It is troubling that it's possible that ministers may be giving some consideration to resurrect plans to increase probate fees by up to £20,000; despite these being quietly shelved due to the early General Election in May. 

This comes despite the fact that there has been very little in the way of appetite either from lawyers or the general public with regards to the move. Many believe the move flies in the face of British aspirational values while also hitting the pockets of hardworking families and threatening both the financial and emotional legacies of older generations.

One disquieting thing remains certain, the government has never come clean and admitted that its “probate fees” were no such thing, but were, in fact, little more than a stealth death tax designed to help the Ministry of Justice raise £300 million a year for the underfunded courts system as a whole.

Are we paranoid for fearing a reappearance of the proposals? Well, anything is possible, but if we are paranoid here at Oratto, we are certainly not alone. For example, The Times newspaper has reported that the Institute of Legacy Management, and 12 other organisations concerned with probate and inheritance laws in the country, say they have no confidence that the government is not going to again try to push through with the increases.

“We are concerned that new fees would significantly reduce income for charities reliant on legacy gifts – to the tune of £18 million a year – because many organisations are struggling to meet increased demand for their services,” Legacy Management recently wrote in a letter to media.

In fact, for many interested parties, including the Society of Trust and Estate Practitioners, it is becoming increasingly difficult to shake the suspicion that the probate fee hikes, which would in some cases result in rises from £250 to £20,000, are still very much a part of the government agenda and will be introduced at the first politically convenient opportunity. It is also hard to shake the suspicion that when it does happen, it will happen stealthily.

Karon Walton, who works as a director of Solicitors For The Elderly, also shares this view and has said that she would find it surprising if the probate fee hike is not resurrected in some way, even if it is dressed up a little differently to the way it was originally proposed.

Perhaps the only shred of hope is the fact that the unexpectedly close election failed to result in the clear mandate the Tories were hoping for.  As such it is harder for them to keep poker faced while claiming that the prospective charges are “fair and proportionate”. It would take some seriously risky politicking for the government to reintroduce the prospect of hikes any time in the immediate future given that so many top level figures in the government remain shaken by their unexpectedly poor performance in the election.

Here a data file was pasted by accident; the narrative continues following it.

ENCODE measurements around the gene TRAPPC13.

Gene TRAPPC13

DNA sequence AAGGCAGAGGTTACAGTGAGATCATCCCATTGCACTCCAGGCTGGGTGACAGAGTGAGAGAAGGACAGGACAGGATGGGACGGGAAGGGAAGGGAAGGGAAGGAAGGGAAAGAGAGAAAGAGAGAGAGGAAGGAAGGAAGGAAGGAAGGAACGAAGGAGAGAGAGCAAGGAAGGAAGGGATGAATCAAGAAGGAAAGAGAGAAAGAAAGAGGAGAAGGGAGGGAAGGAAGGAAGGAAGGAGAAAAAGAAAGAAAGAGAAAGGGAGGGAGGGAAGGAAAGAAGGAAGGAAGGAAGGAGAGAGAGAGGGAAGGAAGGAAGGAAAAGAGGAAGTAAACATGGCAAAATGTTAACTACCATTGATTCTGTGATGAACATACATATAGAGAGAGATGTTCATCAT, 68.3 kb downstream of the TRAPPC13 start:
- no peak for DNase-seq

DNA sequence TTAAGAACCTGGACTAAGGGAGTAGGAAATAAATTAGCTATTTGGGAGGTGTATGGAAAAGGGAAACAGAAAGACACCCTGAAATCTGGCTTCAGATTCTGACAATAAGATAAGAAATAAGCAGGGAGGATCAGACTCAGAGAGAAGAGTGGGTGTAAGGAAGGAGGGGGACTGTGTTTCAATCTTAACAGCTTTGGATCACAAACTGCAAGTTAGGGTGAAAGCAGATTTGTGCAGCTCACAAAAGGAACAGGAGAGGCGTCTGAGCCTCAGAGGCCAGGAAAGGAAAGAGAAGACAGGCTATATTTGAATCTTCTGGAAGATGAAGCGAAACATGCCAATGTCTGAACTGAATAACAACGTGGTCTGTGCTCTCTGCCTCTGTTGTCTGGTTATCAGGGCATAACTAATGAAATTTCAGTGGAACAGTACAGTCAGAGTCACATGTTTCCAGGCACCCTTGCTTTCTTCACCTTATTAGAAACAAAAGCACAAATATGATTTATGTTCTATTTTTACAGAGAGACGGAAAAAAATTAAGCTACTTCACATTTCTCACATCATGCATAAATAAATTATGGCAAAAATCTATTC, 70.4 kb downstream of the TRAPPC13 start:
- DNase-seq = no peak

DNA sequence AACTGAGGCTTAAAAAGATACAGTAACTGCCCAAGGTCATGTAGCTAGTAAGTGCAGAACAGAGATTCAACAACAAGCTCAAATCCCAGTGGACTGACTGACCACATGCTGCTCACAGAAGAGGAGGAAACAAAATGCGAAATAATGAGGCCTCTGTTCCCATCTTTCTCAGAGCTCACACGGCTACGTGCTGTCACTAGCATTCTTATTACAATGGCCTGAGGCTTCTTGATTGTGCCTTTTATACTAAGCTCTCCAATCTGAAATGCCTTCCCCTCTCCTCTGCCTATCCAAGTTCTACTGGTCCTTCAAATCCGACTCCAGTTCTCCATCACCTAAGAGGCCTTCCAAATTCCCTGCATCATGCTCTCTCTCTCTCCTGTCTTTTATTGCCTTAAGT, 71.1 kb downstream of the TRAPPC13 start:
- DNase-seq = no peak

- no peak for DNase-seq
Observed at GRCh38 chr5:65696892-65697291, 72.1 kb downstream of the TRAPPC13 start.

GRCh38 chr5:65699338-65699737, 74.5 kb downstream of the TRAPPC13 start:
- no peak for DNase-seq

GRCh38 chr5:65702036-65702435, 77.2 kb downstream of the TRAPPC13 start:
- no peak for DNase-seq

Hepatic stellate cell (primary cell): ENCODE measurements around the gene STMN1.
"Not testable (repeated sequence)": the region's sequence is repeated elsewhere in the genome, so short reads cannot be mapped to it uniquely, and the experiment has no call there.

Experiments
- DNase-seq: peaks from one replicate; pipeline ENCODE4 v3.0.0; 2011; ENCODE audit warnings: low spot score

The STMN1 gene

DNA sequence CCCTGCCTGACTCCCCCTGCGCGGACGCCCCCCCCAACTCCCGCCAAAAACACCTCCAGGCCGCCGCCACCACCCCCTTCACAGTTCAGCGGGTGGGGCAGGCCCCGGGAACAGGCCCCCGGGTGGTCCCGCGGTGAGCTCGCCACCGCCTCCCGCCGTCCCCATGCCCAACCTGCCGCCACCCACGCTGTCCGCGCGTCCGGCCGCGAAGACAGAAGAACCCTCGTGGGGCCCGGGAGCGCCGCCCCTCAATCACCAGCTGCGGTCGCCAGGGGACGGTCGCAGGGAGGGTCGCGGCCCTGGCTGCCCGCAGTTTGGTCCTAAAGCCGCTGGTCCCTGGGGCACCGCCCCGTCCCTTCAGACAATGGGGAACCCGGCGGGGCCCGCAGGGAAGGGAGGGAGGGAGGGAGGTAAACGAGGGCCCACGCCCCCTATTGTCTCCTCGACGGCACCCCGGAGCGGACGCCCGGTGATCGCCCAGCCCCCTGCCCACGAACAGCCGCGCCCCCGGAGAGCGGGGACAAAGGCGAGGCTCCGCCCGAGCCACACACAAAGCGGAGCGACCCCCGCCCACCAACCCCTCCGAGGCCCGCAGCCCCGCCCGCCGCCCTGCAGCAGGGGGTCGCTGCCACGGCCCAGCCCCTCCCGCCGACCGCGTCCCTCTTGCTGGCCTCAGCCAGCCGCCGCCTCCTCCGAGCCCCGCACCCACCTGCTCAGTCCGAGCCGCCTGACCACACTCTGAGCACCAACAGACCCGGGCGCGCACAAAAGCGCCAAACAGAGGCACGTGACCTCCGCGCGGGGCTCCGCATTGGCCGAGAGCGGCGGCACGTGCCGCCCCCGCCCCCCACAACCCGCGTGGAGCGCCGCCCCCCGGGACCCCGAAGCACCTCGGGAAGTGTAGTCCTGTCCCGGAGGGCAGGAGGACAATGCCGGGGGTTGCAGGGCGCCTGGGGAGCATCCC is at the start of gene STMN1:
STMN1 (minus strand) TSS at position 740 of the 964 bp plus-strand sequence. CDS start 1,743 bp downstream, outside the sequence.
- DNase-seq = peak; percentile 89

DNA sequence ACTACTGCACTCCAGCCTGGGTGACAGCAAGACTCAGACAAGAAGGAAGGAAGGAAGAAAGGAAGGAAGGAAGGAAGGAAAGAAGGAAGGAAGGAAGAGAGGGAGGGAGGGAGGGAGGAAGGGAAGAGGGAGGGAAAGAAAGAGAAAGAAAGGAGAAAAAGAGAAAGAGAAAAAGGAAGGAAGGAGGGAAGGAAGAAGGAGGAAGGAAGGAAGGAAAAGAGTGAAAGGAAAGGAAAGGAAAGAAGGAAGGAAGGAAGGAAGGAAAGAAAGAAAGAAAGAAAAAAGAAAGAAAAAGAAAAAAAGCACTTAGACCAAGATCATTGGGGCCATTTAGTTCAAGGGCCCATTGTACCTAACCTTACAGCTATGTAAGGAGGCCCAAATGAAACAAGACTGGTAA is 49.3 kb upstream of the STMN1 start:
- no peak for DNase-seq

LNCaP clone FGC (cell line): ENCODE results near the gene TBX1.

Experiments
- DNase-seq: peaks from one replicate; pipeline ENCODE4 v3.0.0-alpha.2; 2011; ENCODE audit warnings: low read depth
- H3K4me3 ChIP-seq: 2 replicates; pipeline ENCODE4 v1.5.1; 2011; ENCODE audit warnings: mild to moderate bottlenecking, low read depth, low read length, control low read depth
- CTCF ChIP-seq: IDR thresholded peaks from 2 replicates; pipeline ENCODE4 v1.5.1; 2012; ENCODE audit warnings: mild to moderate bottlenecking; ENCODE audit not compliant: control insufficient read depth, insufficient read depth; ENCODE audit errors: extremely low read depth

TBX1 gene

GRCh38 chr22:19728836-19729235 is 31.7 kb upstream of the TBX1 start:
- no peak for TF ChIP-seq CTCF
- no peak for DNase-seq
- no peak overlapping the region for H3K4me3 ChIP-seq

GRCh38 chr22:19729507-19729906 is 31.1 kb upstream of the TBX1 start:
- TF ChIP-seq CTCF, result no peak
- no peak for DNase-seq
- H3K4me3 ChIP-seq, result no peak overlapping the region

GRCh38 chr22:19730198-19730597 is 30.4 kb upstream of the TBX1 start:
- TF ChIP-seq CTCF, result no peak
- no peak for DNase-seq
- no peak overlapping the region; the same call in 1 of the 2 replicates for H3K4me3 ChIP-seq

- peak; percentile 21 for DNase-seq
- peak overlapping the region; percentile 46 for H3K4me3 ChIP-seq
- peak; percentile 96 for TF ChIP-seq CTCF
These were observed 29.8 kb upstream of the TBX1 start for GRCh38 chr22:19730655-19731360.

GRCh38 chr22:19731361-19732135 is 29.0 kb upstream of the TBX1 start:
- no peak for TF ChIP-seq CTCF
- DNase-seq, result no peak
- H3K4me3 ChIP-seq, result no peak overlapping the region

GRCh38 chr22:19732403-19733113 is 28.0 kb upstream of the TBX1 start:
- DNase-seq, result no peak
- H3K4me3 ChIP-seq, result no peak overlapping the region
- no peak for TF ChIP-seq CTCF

But in reality, the situation shows just how little trust probate lawyers and the electorate as a whole have in the government. We should not even be talking about it: in April a parliamentary committee dubbed the proposals as “unlawful’ and suggested that Liz Truss, then the Lord Chancellor and Justice Secretary, might have been reaching beyond the scope of her powers by trying to introduce them. It also said that the increases could more easily be characterised “as taxes than fees”.

However, the key finding of the committee was its view that the fees could even contravene the constitutional principle that taxation should never be enacted without parliament’s consultation. As such, it said, both houses of parliament should be consulted. “The committee has a real doubt as to whether the lord chancellor may use a power to prescribe non-contentious probate fees for the purpose of funding services which executors do not seek to use,” said the committee, which was made up of twelve MPs and Peers, including five conservatives.

In our view, the fees are clearly a tax because they are determined by the value of an estate rather the cost of the work involved in the probate process by the courts; in effect the fees are being used as a cash cow for the court service as a whole. The government’s unwillingness to admit the fees would be a tax shows a blatant disregard and disrespect for both the electorate’s interests and its intelligence. This disregard is underlined by the fact that 97 per cent of respondents to a government consultation on the proposals said they were against the changes.

As Chris Millward, Institute of Legacy Management chief executive, says, “The probate fee rise, or stealth tax, has not gone away entirely. It is only dormant. It could be brought back at any time and with very little warning.” All of MPs, probate lawyers and the electorate should do everything they can do avoid fatigue or complacency on this issue should it again rear its ugly head.


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